Feeds

ICANN eggfaced after publishing dot-word biz overlords' personal info

Bumbling wordseller opens CANN of whup-ass on self

Security for virtualized datacentres

After proudly revealing the details of almost 2,000 new generic top-level domain applications, red-faced ICANN was today forced to yank the whole lot after applicants complained that their home addresses had been published by mistake.

ICANN published the partial text of 1,930 gTLD bids – each of which carried a $185,000 application fee – during a splashy event in London on Wednesday.

Only 30 of the 50 questions in each application were supposed to be revealed; details about financial performance, technical security and personal contact information were supposed to be redacted.

But ICANN accidentally also published the full contact information of each bid's primary and secondary contact – including in many cases their home addresses.

These named individuals were were in several confirmed cases also the senior officers and directors of the company applying.

The Applicant Guidebook, the bible for the ICANN new gTLD process, specifically stated that home addresses would not be published.

“This was an oversight and the files have been pulled down,” ICANN’s manager of gTLD communications Michele Jourdan said in an email. “We are working on bringing them back up again without this information.”

Some applicants said they notified ICANN about the breach as early as Wednesday afternoon, but it was not until El Reg called for comment late last night that the documents were taken down.

As of 8am today the applications have been republished with the offending data removed.

For many of the big brand names applying for new gTLDs, the fact that they had to file personal data about their officers and directors – needed for ICANN's background checks – was a much higher barrier to the programme than the $185,000 fee.

“Many of our customers were reticent to put their information forward and needed a lot of reassuring,” one major new gTLD consultant told us. “They are going to be really, really livid about this.”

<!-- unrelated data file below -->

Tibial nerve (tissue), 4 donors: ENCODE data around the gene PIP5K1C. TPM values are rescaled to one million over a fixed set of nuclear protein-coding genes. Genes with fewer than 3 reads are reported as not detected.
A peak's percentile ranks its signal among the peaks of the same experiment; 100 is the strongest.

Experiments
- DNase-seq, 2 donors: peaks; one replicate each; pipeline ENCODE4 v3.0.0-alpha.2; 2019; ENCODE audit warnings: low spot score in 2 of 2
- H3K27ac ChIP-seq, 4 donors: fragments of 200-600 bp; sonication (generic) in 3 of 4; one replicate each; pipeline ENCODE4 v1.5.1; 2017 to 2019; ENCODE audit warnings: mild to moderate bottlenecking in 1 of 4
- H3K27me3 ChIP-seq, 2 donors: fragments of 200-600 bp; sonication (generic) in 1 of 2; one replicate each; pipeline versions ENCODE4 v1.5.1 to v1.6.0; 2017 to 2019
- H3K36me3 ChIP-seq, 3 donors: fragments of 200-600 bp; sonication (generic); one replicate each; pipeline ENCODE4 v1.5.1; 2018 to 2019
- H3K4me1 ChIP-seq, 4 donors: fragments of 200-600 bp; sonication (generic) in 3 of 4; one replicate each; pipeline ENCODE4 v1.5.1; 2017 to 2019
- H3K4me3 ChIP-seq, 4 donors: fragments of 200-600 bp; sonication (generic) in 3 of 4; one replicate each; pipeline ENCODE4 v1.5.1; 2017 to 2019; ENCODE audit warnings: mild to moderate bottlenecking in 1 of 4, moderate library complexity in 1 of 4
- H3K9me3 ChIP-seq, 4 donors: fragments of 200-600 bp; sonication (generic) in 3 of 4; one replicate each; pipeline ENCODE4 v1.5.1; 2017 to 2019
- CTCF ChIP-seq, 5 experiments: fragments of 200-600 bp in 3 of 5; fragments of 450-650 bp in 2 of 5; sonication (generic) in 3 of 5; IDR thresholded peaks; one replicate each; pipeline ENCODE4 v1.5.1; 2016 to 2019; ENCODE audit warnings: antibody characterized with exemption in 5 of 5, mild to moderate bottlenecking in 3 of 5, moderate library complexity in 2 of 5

Other applicants, such as those applying for potentially controversial strings, have also expressed a security concern after their officers' addresses were published.

It's not the first security problem to hit the ICANN programme. Its bespoke TLD Application System software was taken down for six weeks after a vulnerability was discovered that exposed some bidders' secret application data to other applicants.

ICANN also came in for criticism from Arabic speakers during its “Reveal Day” event in King's Cross on Wednesday. Projecting a scrolling list of the applied-for gTLDs onto the stage backdrop, the organisation inadvertently spelled every one of the Arabic-script strings backwards. Multi-lingual domain name expert Khaled Fattal of the Multilingual Internet Group told us that many in the Arab world found this insulting, as well as commercially irritating.

With so many technical snafus in the first six months of the programme, many ICANN watchers are nervous about the organisation's ability to carry out its controversial “digital archery” process, which will be used to batch applications for evaluation purposes. ®

Top 5 reasons to deploy VMware with Tegile

Whitepapers

Cloud and hybrid-cloud data protection for VMware
Learn how quick and easy it is to configure backups and perform restores for VMware environments.
A strategic approach to identity relationship management
ForgeRock commissioned Forrester to evaluate companies’ IAM practices and requirements when it comes to customer-facing scenarios versus employee-facing ones.
High Performance for All
While HPC is not new, it has traditionally been seen as a specialist area – is it now geared up to meet more mainstream requirements?
Three 1TB solid state scorchers up for grabs
Big SSDs can be expensive but think big and think free because you could be the lucky winner of one of three 1TB Samsung SSD 840 EVO drives that we’re giving away worth over £300 apiece.
Security for virtualized datacentres
Legacy security solutions are inefficient due to the architectural differences between physical and virtual environments.